Wednesday, May 16, 2012

Connecting without strings

Have you ever run up a debt on a credit card?  It may not have been all that much in terms of financial debt, but when you ran up the debt, how did it make you feel?  It is likely the "emotion" you attached to the spending frenzy was one of being "obligated".  You now are indebted to another who extended you the credit.  Some of us have a tendency to view "love" in a way which leaves us feeling "indebted" to another - always trying to "pay back" the debt we "owe".  


Don't run up debts, except for the huge debt of love you owe each other. When you love others, you complete what the law has been after all along. The law code—don't sleep with another person's spouse, don't take someone's life, don't take what isn't yours, don't always be wanting what you don't have, and any other "don't" you can think of—finally adds up to this: Love other people as well as you do yourself. You can't go wrong when you love others. When you add up everything in the law code, the sum total is love.  (Romans 13:8-10 The Message)


For many of us, the "debt" of love goes something like this:  I will give a little love to you, you give me some in return.  Sound familiar?  You scratch my back and I will scratch yours.  We use love as a "bargaining chip".  It is withheld when things aren't going as we'd desire and then it is extended when we want something from another.  What a silly roller-coaster ride this is!


Jesus turned the idea of "keeping the letter of the Law" around when he walked this earth.  His example was one of loving without looking for a return on the investment.  If the one who extended us the credit card limit would have been so gracious, we'd have all bought more, right?  Love which is given unconditionally is something to be desired by all.


Looking at our passage today, we find Paul explaining the "keeping of the Law" as one simple step - love other people as well as you do yourself.  I think he used this term because we really don't have to be taught to love ourselves.  We come out of the womb just squirming and crying for the attention we all want.  We have needs and we want them met - no one has to teach us the "desire" to have them met!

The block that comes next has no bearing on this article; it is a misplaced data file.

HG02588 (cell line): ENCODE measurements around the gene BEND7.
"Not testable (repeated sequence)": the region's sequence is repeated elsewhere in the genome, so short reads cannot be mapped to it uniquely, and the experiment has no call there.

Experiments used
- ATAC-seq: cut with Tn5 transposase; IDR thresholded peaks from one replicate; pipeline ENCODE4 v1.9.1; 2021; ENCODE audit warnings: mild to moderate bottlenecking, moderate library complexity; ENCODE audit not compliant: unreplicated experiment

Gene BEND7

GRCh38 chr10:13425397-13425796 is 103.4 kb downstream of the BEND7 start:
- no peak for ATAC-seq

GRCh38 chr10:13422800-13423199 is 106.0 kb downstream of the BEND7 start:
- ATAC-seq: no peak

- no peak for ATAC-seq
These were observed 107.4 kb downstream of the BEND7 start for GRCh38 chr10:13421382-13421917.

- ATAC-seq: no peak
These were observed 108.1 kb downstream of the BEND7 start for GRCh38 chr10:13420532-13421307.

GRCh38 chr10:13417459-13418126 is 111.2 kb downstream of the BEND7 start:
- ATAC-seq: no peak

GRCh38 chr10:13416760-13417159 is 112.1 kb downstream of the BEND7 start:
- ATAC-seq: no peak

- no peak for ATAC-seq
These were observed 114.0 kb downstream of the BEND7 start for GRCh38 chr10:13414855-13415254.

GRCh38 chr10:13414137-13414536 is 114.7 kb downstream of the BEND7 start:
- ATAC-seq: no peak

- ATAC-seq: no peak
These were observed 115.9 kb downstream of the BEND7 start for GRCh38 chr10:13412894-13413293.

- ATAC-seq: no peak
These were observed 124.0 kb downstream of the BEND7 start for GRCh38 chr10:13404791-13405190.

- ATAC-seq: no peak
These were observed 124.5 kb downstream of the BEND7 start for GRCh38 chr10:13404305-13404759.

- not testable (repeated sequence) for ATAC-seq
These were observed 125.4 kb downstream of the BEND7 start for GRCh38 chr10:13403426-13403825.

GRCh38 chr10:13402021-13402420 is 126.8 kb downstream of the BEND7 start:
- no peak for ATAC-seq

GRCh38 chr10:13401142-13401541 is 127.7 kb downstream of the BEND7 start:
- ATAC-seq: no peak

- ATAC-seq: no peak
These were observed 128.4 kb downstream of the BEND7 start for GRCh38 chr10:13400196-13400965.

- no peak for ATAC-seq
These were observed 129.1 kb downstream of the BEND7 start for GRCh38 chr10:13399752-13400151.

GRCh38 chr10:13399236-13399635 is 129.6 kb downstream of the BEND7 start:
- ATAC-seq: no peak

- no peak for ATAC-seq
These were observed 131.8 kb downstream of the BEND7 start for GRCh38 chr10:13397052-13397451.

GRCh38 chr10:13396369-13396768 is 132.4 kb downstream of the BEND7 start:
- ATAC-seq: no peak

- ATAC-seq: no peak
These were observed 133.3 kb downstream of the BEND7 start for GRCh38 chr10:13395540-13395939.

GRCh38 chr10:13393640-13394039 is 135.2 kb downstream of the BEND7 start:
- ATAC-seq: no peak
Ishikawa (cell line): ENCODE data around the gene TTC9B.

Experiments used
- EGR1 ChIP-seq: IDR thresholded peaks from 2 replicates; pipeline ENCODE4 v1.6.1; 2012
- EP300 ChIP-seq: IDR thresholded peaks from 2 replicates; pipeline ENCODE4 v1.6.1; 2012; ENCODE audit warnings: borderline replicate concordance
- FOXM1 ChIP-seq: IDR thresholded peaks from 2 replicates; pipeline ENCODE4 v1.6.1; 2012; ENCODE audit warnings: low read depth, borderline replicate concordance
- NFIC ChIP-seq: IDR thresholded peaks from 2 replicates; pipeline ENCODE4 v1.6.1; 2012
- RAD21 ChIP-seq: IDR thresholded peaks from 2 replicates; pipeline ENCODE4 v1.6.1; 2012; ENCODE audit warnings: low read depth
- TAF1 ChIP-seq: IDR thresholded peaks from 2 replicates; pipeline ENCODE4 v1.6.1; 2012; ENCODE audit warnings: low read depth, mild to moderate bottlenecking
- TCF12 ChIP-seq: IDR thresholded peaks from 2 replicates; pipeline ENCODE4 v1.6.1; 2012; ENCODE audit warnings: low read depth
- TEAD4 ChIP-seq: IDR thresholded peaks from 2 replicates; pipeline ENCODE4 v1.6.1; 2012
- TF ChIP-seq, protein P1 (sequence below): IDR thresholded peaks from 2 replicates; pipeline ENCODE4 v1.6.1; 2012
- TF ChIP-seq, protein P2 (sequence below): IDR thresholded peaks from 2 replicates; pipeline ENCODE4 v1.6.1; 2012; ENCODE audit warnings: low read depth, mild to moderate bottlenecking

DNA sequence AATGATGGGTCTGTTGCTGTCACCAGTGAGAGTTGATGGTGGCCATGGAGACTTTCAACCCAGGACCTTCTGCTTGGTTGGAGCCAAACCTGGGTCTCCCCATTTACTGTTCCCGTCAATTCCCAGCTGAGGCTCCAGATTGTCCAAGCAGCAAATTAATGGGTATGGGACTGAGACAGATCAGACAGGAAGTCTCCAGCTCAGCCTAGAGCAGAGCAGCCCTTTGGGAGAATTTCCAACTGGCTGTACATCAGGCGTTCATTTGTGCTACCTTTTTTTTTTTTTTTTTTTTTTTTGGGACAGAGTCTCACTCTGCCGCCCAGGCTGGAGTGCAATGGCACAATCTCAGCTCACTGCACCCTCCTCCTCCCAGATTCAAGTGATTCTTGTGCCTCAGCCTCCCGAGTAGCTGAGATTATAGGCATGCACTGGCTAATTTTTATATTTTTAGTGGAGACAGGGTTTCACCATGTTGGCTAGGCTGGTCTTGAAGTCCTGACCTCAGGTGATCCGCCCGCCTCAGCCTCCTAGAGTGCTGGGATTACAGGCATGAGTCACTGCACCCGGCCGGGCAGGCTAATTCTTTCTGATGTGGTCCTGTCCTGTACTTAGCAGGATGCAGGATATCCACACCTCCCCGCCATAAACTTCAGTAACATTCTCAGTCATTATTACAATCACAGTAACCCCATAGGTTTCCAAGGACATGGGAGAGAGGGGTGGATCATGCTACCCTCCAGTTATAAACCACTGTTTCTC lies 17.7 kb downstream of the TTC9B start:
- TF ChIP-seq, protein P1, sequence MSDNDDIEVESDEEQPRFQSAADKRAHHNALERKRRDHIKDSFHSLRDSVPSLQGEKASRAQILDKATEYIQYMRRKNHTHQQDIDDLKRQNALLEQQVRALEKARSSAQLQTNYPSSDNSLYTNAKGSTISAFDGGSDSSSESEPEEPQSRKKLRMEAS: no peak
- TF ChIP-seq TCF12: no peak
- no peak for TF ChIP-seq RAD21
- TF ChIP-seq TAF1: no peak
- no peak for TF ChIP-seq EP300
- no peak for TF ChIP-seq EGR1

Yet, as we look in the mirror today, I wonder how many of us have learned some lessons which have turned us against ourselves.  We see an image of someone "not worthy" of love.  Guess what?  When we see ourselves as unworthy of love, it is almost impossible for us to accept love - even God's!  We just don't connect with the lack of "conditions" attached to his free gift of love because we don't understand this kind of sacrifice and "no strings attached" kind of love - we have learned to distrust even our own desire for love. 


Paul hit the nail on the head.  We "connect" with God's love at the point of salvation - what we do with this love determines the rest of the course we run in life.  When we begin to open up to the possibility of "love without strings attached" (some of us call this grace),we have an opportunity to change our image of ourselves.  We can see the mirror image begin to take on new facets of beauty and glory.  It is not until we "connect" with love that we can truly begin to counteract the lies we have come to believe.


We have an inward desire to be loved - to experience love.  What leads a young woman to purging in order to lose weight?  Could it be she desires to present an "image" worthy of love?  What leads an addict to pursue the next fix?  Could it be to fill the "void" someone's "strings-attached" love has left?  What opens a young man to being taken in by a gang?  Could it be his intense desire to "belong"?


We have just described three character traits of God's love.  His love GIVES value - declaring whatever it touches as valuable.  His love CREATES a new image - each being made a new creation in Christ Jesus.  His love ENVELOPES us in his presence - giving us a great sense of belonging just where we need to be.


I don't like to think of our loving another as a "debt" - it somehow cheapens what love is.  Love is a gift - freely given, freely embraced.  I'd like us to think of love as a "supernatural" outflow of being loved unconditionally.  No one has to teach us to love ourselves - yet what a tough lesson it is to truly love others as God loves us!